Safe to talk staff work to ensure that the service user’s choices are followed. Safe to talk operates a service user-centric model, where we provide the available options to the service user, and support them in making their choice. This could include Safe to talk contacting the Police, if the service user wishes us to do this.

Where we are concerned about the immediate safety of a service user, or someone else, we may choose to ‘break glass’, contacting police/crisis team without the service user’s consent. Such occurrences are rare, and our team are well trained in assessing risk.

Can clients remain anonymous?

All clients have the option to remain anonymous, or can choose to use an alias when interacting with the service. In rare circumstances where there is an imminent risk of harm to self or others, Safe to talk may ‘break glass’ to request support from Police or other agencies without the client’s consent.

Do you record calls?

We do not record phone calls to the service.

What about other channels?

Where appropriate we will provide advice to clients contacting us that any electronic contact with the service leaves a footprint – for example with SMS a copy is held on the client’s phone, by their phone company, and by the Safe to talk service. With e-mail a copy is held in the client’s e-mail system and in the Safe to talk e-mail system. Where a client is concerned (either due to safety concerns for them – if someone else saw their phone – or due to privacy concerns with our record holding) we advise them to contact us via phone instead, which is not recorded.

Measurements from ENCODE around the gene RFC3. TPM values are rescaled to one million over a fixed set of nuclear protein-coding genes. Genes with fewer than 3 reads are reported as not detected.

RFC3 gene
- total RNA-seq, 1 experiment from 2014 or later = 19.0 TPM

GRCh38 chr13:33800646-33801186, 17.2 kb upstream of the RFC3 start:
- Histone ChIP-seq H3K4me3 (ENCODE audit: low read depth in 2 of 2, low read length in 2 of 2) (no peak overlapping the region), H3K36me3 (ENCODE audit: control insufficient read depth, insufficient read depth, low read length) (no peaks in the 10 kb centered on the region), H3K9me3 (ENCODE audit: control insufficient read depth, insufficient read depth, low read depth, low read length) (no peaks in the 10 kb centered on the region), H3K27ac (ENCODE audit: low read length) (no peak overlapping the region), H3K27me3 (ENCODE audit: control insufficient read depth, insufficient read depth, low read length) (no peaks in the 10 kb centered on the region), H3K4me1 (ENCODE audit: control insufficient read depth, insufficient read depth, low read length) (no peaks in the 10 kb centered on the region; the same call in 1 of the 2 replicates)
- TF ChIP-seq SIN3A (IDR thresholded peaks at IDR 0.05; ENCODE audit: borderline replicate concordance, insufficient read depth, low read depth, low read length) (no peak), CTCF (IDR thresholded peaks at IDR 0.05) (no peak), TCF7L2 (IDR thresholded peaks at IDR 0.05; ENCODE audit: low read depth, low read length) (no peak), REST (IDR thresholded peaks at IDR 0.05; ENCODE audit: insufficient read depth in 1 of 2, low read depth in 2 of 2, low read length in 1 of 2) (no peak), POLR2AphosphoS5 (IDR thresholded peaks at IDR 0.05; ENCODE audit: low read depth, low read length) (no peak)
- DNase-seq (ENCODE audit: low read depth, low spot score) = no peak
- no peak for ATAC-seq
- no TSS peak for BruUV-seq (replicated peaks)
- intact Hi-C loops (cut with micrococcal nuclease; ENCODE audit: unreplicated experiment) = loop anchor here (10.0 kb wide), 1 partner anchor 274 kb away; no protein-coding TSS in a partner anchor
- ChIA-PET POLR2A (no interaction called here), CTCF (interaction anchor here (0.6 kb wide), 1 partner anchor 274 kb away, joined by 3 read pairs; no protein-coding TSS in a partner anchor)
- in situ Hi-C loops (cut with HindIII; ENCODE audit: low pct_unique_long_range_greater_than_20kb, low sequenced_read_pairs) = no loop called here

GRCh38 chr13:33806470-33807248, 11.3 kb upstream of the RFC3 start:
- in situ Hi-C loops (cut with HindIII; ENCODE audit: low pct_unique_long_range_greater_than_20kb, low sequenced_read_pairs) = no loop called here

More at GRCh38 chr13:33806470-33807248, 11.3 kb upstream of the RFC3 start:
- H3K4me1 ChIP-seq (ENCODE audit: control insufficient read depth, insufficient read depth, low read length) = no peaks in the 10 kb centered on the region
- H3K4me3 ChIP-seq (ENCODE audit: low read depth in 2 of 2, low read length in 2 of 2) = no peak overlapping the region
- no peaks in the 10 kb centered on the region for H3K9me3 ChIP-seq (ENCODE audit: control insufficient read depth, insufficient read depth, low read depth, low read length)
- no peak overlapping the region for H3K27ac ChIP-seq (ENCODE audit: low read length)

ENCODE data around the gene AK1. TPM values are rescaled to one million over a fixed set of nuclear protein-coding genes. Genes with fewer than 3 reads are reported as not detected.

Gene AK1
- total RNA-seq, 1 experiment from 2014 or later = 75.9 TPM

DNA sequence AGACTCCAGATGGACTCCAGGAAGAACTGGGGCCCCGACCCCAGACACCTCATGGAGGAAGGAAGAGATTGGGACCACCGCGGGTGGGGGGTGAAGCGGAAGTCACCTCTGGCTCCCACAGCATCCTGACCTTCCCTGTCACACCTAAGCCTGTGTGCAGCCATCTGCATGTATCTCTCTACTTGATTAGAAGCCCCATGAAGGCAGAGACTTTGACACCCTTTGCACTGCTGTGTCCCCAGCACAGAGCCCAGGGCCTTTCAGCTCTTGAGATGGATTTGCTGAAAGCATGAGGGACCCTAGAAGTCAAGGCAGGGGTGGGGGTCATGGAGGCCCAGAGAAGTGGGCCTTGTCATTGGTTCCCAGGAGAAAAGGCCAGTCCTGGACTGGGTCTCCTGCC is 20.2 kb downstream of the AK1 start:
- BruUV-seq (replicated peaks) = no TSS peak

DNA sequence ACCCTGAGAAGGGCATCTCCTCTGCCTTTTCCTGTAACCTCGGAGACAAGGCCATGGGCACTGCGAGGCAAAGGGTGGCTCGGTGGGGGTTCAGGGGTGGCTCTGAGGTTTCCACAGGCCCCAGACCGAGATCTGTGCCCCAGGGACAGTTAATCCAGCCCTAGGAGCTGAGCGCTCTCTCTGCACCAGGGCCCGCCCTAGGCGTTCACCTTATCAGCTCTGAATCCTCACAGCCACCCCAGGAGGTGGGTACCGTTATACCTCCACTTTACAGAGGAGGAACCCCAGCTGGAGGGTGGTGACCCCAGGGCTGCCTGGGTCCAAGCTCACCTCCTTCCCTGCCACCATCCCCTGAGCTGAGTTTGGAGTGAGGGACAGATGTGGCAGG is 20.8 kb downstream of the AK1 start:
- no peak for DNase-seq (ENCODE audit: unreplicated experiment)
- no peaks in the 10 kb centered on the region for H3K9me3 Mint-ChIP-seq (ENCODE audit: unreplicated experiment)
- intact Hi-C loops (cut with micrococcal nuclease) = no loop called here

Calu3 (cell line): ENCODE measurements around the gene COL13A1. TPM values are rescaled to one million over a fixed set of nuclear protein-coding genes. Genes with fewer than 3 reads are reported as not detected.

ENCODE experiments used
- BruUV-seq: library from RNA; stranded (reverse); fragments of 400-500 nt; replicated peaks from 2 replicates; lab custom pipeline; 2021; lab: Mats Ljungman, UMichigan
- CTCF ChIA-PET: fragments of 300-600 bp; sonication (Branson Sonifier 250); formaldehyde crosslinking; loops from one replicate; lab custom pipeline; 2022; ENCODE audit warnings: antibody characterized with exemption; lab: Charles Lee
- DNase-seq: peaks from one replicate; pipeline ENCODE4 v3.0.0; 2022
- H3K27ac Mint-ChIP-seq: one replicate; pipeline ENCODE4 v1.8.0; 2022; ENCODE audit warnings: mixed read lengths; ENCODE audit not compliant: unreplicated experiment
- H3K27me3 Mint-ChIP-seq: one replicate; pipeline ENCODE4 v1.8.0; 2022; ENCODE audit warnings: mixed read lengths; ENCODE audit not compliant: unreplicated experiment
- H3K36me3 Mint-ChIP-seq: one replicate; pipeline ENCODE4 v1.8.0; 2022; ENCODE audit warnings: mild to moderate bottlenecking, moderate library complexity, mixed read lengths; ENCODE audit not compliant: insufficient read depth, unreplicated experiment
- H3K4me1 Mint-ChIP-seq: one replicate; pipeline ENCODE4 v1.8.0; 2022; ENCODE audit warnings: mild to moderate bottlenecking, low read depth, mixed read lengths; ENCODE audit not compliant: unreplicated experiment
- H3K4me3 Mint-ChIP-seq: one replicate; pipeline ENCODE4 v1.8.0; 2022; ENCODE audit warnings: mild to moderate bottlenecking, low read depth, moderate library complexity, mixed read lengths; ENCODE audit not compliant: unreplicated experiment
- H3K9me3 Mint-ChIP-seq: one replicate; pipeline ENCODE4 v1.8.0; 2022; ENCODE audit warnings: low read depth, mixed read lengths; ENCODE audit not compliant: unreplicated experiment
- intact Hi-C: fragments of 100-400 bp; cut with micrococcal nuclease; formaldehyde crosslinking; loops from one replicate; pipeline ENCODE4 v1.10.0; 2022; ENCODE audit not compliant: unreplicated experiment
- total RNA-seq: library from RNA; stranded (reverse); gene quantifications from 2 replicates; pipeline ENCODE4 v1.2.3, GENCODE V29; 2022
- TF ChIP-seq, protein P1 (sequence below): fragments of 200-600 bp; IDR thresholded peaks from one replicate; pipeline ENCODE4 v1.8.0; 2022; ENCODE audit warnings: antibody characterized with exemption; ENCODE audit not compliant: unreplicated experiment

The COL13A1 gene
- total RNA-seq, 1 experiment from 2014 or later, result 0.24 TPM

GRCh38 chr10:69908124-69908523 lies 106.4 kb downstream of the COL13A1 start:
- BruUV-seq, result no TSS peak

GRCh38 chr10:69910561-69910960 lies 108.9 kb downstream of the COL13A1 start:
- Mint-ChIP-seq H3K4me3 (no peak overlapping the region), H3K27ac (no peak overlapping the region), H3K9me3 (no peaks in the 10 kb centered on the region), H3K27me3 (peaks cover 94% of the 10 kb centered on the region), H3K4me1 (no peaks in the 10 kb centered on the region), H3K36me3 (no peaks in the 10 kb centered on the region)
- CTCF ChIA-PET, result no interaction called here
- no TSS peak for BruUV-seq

Is any personal information about clients shared with MSD?

No, absolutely no personal information about clients is shared with MSD.

What is your approach to privacy?

Privacy, trust and confidence are vital to us. Our absolute priority is that service users feel comfortable and safe accessing our services. We comply with the Privacy Act 1993 and we have extensive audit processes and policies to ensure ongoing compliance.

How do you manage repeat callers?

We work with repeat callers across our services on a regular basis. Many service users are repeat callers because they frequently have need of our services, over time we aim to work with the service user to increase their autonomy and reduce dependence on the service. For some, frequent caller plans are developed to provide continuity of care, and to ensure that there is service coordination with other involved providers.